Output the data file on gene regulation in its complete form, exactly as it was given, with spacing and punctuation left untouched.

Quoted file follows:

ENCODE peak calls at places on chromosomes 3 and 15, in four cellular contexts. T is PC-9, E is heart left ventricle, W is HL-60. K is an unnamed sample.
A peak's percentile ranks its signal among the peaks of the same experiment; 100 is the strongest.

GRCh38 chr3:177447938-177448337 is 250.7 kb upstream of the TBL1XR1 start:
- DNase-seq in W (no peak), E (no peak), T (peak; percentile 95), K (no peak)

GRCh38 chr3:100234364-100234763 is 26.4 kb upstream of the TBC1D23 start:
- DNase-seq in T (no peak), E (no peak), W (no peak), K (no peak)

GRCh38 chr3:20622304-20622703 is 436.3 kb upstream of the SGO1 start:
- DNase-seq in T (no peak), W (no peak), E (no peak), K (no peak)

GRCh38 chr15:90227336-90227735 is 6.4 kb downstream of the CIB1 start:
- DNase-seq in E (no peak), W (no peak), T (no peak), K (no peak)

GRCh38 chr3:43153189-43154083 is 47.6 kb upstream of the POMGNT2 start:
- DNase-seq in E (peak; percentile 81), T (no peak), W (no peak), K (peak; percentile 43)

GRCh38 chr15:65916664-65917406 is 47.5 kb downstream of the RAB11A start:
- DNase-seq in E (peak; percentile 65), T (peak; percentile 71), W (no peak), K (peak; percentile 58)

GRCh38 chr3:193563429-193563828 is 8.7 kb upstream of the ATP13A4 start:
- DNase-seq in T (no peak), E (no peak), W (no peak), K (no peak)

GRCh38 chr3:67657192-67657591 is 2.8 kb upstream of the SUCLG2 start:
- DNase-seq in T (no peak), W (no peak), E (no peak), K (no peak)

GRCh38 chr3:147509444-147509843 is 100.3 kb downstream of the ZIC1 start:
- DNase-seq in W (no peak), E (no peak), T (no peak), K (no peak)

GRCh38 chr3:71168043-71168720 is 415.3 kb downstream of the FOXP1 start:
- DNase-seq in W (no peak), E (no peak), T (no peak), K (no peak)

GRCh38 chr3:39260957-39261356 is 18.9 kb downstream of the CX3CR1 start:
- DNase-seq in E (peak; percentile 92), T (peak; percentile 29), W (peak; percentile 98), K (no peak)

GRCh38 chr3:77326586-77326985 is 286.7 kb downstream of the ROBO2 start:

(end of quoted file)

ENCODE peak calls at places on chromosomes 3 and 15, in four cellular contexts. T is PC-9, E is heart left ventricle, W is HL-60. K is an unnamed sample.
A peak's percentile ranks its signal among the peaks of the same experiment; 100 is the strongest.

GRCh38 chr3:177447938-177448337 is 250.7 kb upstream of the TBL1XR1 start:
- DNase-seq in W (no peak), E (no peak), T (peak; percentile 95), K (no peak)

GRCh38 chr3:100234364-100234763 is 26.4 kb upstream of the TBC1D23 start:
- DNase-seq in T (no peak), E (no peak), W (no peak), K (no peak)

GRCh38 chr3:20622304-20622703 is 436.3 kb upstream of the SGO1 start:
- DNase-seq in T (no peak), W (no peak), E (no peak), K (no peak)

GRCh38 chr15:90227336-90227735 is 6.4 kb downstream of the CIB1 start:
- DNase-seq in E (no peak), W (no peak), T (no peak), K (no peak)

GRCh38 chr3:43153189-43154083 is 47.6 kb upstream of the POMGNT2 start:
- DNase-seq in E (peak; percentile 81), T (no peak), W (no peak), K (peak; percentile 43)

GRCh38 chr15:65916664-65917406 is 47.5 kb downstream of the RAB11A start:
- DNase-seq in E (peak; percentile 65), T (peak; percentile 71), W (no peak), K (peak; percentile 58)

GRCh38 chr3:193563429-193563828 is 8.7 kb upstream of the ATP13A4 start:
- DNase-seq in T (no peak), E (no peak), W (no peak), K (no peak)

GRCh38 chr3:67657192-67657591 is 2.8 kb upstream of the SUCLG2 start:
- DNase-seq in T (no peak), W (no peak), E (no peak), K (no peak)

GRCh38 chr3:147509444-147509843 is 100.3 kb downstream of the ZIC1 start:
- DNase-seq in W (no peak), E (no peak), T (no peak), K (no peak)

GRCh38 chr3:71168043-71168720 is 415.3 kb downstream of the FOXP1 start:
- DNase-seq in W (no peak), E (no peak), T (no peak), K (no peak)

GRCh38 chr3:39260957-39261356 is 18.9 kb downstream of the CX3CR1 start:
- DNase-seq in E (peak; percentile 92), T (peak; percentile 29), W (peak; percentile 98), K (no peak)

GRCh38 chr3:77326586-77326985 is 286.7 kb downstream of the ROBO2 start: